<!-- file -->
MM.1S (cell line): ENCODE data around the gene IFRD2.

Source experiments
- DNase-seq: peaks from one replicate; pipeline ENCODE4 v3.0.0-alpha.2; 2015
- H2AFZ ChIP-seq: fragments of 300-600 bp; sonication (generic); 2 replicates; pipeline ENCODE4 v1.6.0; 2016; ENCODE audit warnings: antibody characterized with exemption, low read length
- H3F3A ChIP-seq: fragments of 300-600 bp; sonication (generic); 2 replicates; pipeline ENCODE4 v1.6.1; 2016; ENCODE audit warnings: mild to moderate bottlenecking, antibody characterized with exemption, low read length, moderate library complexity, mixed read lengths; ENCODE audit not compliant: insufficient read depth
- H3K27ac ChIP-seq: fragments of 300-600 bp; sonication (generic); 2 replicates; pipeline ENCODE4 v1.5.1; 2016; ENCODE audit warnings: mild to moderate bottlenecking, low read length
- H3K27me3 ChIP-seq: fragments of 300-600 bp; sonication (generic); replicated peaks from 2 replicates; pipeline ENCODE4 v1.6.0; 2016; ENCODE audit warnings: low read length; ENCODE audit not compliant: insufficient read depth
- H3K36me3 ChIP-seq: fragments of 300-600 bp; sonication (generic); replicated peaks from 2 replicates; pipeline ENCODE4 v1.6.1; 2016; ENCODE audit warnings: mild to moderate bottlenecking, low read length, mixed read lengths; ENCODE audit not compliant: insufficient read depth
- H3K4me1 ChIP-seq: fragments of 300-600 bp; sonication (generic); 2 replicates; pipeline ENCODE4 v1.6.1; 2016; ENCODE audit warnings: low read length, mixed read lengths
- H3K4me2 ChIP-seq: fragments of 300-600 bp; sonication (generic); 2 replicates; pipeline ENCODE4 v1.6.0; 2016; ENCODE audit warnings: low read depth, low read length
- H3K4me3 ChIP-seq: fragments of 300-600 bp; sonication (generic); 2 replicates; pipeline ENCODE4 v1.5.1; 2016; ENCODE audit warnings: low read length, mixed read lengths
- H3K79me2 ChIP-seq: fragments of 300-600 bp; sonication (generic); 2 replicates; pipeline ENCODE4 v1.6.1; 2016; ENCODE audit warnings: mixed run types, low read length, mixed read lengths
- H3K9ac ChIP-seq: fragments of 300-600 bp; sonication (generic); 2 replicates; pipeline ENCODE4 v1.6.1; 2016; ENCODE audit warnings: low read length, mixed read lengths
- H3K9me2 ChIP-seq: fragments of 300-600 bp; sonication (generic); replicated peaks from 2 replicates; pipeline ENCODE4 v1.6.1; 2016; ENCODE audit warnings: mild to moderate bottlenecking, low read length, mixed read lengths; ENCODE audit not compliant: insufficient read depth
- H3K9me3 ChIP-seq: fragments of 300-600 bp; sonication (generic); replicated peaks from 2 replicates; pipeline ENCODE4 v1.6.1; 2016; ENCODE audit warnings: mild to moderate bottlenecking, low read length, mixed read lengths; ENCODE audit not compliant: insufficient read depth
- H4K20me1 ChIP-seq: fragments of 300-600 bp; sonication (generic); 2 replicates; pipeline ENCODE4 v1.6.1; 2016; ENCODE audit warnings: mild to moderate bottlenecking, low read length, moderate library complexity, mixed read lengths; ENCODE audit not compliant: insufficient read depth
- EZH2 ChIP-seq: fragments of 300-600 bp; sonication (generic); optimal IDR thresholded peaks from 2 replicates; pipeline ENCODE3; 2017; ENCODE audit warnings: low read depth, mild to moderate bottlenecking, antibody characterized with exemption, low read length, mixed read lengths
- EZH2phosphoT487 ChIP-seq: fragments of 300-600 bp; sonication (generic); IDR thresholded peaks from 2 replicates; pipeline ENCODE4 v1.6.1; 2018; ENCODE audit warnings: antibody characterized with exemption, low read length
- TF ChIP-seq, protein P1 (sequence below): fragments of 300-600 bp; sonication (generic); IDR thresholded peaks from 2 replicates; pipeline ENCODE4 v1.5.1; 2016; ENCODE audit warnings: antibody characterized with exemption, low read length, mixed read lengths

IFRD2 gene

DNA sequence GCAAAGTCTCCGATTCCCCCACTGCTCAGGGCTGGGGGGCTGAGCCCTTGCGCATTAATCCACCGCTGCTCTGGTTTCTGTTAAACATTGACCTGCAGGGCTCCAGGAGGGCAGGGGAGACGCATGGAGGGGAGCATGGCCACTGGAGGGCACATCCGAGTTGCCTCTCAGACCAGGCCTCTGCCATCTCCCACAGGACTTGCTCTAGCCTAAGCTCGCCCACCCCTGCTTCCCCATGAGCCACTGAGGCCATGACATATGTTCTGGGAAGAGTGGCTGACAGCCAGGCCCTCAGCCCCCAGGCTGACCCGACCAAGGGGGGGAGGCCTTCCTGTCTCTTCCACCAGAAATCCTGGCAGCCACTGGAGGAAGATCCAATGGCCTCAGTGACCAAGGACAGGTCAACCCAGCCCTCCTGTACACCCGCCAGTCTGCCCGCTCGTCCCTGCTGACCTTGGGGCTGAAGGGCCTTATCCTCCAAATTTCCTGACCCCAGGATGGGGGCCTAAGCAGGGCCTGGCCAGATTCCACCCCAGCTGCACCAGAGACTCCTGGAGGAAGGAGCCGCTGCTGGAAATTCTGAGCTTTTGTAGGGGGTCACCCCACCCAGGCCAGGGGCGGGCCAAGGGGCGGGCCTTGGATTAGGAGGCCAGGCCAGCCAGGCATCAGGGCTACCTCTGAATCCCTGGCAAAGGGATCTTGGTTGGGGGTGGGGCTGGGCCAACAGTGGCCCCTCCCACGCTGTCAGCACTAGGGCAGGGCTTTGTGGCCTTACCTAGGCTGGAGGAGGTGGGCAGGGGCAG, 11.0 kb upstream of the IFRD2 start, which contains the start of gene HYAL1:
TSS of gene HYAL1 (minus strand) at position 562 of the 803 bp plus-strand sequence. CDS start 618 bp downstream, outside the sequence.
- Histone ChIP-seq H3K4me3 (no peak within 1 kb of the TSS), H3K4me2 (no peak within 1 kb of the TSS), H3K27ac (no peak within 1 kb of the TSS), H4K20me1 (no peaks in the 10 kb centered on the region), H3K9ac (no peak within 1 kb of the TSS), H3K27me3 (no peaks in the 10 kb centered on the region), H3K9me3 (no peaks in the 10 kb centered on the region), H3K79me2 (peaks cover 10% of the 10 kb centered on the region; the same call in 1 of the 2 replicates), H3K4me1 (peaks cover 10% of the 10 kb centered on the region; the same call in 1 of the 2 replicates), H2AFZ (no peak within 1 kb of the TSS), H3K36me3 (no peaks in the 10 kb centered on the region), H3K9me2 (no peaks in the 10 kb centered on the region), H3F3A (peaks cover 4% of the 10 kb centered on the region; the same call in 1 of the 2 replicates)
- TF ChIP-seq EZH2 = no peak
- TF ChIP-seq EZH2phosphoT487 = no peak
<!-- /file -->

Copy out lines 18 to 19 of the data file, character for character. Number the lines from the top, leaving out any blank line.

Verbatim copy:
- EZH2phosphoT487 ChIP-seq: fragments of 300-600 bp; sonication (generic); IDR thresholded peaks from 2 replicates; pipeline ENCODE4 v1.6.1; 2018; ENCODE audit warnings: antibody characterized with exemption, low read length
- TF ChIP-seq, protein P1 (sequence below): fragments of 300-600 bp; sonication (generic); IDR thresholded peaks from 2 replicates; pipeline ENCODE4 v1.5.1; 2016; ENCODE audit warnings: antibody characterized with exemption, low read length, mixed read lengths